“This was a deliberate act, no doubt in my mind,” McKenna said of the deputy being run over. “He hit his brakes and went at a 90-degree (angle) and hit the deputy.
“Ultimately, the man made the decision to kill a man, to kill a deputy, to kill a husband.”
McKenna refused to “Monday morning quarterback” officers’ decisions not to disable the man’s vehicle, even when it was stopped and they were standing next to it, or to “box it in” with patrol cars.
“As officers, you go through all kinds of training, but there is nothing to prepare you for something like this: A man showing up at the jail and making statements and then driving away,” he said.
Oakland County deputies were spotted at the intersection Friday afternoon appearing to be collecting evidence and taking measurements at the scene as part of their investigation.
Oakland County Sheriff Michael Bouchard said Overall’s death has “left a big hole in the department and in the lives of those who knew him.”
“He had had a great reputation, well-thought of and had a huge impact on kids at schools where he had been assigned,” Bouchard said. “I can’t tell you how many co-workers called me up or have described him as ‘selfless’ and ‘taking care of everyone else besides himself.’ ”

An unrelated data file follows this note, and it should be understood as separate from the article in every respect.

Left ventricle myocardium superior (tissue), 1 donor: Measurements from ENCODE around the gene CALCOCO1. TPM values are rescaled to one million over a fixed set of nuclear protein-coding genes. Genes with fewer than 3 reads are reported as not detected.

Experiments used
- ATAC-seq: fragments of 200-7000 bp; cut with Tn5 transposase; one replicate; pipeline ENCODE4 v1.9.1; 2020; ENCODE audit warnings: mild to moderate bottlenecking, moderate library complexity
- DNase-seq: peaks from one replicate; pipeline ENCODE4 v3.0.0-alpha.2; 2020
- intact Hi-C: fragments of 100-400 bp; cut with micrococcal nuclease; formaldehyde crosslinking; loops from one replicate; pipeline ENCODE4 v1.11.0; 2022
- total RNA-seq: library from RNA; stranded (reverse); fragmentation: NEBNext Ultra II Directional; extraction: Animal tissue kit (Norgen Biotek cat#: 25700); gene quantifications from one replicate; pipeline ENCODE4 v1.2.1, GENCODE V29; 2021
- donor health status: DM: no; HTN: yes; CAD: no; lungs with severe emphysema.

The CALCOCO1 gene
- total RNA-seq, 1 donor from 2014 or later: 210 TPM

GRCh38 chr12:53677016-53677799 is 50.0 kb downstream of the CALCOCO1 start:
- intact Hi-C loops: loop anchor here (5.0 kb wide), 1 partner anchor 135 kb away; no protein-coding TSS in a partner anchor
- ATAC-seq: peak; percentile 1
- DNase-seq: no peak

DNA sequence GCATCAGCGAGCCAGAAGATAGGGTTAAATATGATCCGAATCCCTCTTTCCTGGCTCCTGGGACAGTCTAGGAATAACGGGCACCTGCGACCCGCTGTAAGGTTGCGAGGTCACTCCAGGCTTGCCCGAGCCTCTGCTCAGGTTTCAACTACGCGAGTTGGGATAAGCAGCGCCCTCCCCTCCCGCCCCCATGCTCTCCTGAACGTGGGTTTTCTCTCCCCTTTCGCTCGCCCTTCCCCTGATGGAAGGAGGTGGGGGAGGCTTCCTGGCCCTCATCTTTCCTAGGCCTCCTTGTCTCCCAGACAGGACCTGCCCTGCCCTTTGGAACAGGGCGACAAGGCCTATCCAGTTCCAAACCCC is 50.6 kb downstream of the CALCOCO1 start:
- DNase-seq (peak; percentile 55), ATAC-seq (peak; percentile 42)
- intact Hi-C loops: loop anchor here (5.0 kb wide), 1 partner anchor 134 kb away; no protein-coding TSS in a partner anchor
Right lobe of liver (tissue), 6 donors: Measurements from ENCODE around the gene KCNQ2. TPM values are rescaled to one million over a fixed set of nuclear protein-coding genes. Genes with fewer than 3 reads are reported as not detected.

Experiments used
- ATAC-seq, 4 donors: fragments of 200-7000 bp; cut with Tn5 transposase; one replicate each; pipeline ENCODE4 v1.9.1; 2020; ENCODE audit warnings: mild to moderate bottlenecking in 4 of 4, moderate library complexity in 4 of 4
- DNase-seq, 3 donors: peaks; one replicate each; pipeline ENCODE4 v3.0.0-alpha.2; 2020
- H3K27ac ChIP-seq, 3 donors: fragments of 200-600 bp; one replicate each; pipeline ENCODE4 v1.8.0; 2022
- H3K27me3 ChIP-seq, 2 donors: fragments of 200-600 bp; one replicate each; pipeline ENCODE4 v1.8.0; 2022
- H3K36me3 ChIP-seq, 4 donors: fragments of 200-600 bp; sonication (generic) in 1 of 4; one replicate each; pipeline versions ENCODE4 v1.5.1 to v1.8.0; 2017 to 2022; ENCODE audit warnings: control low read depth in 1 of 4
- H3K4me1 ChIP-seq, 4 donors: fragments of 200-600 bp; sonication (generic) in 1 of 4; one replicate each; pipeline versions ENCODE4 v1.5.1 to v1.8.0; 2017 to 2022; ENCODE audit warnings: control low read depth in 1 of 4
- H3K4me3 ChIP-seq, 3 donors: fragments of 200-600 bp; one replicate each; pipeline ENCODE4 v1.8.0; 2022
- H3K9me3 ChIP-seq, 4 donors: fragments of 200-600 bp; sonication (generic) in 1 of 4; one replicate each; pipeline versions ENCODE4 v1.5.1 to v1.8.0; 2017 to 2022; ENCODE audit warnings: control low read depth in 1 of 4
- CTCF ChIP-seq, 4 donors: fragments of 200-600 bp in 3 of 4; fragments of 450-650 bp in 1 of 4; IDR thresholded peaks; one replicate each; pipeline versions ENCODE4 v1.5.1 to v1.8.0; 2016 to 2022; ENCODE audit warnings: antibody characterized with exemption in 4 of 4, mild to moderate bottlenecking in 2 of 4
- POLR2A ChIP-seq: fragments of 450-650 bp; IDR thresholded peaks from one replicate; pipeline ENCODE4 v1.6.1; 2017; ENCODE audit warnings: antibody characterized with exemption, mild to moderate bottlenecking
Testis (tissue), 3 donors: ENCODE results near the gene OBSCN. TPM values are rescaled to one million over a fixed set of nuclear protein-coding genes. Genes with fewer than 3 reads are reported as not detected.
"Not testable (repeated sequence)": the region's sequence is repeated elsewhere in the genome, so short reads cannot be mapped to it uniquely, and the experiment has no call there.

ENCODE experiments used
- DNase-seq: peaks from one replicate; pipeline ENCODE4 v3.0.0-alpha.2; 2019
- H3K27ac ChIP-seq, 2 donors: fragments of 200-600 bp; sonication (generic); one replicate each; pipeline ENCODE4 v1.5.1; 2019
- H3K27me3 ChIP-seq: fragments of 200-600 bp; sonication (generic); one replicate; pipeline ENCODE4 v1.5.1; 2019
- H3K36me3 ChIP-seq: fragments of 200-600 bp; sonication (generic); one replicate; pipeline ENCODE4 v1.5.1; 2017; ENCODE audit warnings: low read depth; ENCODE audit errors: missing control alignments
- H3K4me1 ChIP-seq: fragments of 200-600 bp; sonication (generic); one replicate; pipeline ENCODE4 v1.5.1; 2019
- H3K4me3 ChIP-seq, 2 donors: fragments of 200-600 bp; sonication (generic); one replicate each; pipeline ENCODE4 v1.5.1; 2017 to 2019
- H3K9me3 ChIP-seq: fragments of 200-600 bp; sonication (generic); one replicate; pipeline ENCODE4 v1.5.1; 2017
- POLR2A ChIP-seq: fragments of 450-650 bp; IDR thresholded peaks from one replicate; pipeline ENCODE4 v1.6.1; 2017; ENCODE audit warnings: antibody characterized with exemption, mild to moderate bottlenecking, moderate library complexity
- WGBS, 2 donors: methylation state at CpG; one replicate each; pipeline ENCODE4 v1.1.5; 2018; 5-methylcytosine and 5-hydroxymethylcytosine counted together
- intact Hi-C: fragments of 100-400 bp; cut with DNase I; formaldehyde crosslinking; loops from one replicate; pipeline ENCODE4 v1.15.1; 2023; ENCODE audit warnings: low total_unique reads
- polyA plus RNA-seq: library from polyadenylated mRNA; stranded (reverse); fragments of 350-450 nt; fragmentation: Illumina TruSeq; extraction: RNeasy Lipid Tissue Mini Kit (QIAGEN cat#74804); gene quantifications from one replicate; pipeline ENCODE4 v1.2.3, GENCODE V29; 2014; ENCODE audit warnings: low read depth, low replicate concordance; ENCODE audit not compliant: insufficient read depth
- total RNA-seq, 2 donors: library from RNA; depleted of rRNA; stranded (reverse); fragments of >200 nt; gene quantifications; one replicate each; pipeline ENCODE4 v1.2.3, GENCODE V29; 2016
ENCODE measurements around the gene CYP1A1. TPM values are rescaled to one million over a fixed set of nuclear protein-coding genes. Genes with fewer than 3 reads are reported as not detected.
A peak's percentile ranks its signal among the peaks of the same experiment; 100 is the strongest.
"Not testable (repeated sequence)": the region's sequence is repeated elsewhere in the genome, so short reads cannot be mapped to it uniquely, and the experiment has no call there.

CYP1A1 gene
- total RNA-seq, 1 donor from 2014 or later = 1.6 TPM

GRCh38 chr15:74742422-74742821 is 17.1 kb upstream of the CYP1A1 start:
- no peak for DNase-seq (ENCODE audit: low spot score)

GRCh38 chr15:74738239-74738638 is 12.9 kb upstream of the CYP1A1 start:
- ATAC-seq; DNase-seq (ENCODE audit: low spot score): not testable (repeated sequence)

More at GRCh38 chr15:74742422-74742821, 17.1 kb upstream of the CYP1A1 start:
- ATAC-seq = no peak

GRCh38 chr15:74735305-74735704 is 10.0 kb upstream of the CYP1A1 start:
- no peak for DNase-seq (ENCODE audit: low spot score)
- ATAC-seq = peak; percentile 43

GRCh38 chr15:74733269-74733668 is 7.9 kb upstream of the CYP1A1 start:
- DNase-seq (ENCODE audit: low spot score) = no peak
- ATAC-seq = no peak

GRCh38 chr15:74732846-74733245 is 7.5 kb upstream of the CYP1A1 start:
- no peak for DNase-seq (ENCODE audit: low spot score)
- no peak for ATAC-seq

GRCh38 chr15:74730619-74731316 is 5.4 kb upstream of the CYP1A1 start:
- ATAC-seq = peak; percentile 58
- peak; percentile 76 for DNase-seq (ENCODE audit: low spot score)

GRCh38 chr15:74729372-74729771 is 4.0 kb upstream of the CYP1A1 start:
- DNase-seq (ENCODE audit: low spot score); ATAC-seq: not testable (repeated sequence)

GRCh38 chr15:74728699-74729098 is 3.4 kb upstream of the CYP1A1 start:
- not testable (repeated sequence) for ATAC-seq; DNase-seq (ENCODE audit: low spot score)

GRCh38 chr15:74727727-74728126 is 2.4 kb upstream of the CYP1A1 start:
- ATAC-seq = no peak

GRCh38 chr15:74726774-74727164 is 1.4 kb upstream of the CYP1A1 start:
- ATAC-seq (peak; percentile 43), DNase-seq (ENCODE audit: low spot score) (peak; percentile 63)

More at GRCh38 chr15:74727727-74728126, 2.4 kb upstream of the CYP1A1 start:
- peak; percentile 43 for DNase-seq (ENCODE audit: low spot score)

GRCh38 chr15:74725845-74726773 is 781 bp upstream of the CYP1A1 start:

McKenna, who choked up on a couple occasions during the press conference, expressed condolences for Overall’s family, friends and co-workers. He also said his own officers — up to seven of them — were hurting over their involvement in the incident and were in need of grief counseling.
Overall, 50, is survived by a wife, Sonja, and an adult son. Visitation will be from 3-8 p.m. Monday at Mt. Zion Church, which is at 4900 Maybee Road in Independence Township.
A funeral service will be at 11 a.m. Tuesday at the church to be followed by a private procession for family and Oakland County Sheriff’s Office members.
A Thanksgiving night candlelight vigil at the Fallen Heroes Memorial on Telegraph Road outside the Oakland County Sheriff’s Office drew more than 100 people to honor Overall.
Another candlelight vigil and ribbon tying ceremony is planned in the Ortonville business district near Mill and South at 4 p.m. Sunday.
Overall had received commendations several times, including criminal investigations and helping to save the life of a student at Walled Lake Central High while he was an officer assigned to the school.
A parent of another student told The Detroit News of how Overall treated her son during a difficult time for him.
“When my son, Troy, was in middle school (he’s in 10th grade now), he was being bullied by another student,” said Michelle Venticinque Holderbaum, 55, of Ortonville. “This student took my son’s phone, which he saved to buy by himself, and smashed it to the floor, breaking all the glass.
“Deputy Overall took a personal interest in my son when he found out he was being bullied. He contacted the bully’s family to reimburse my son to repair the phone. He went to their house to pick up a payment, and when they stopped paying, Deputy Overall took money from his own pocket so my son could fix his phone.”
A GoFundMe has been established in Overall’s memory to help his family with future expenses. As of Friday, it had raised more than $44,000.
Staff Writer Sarah Rahal contributed.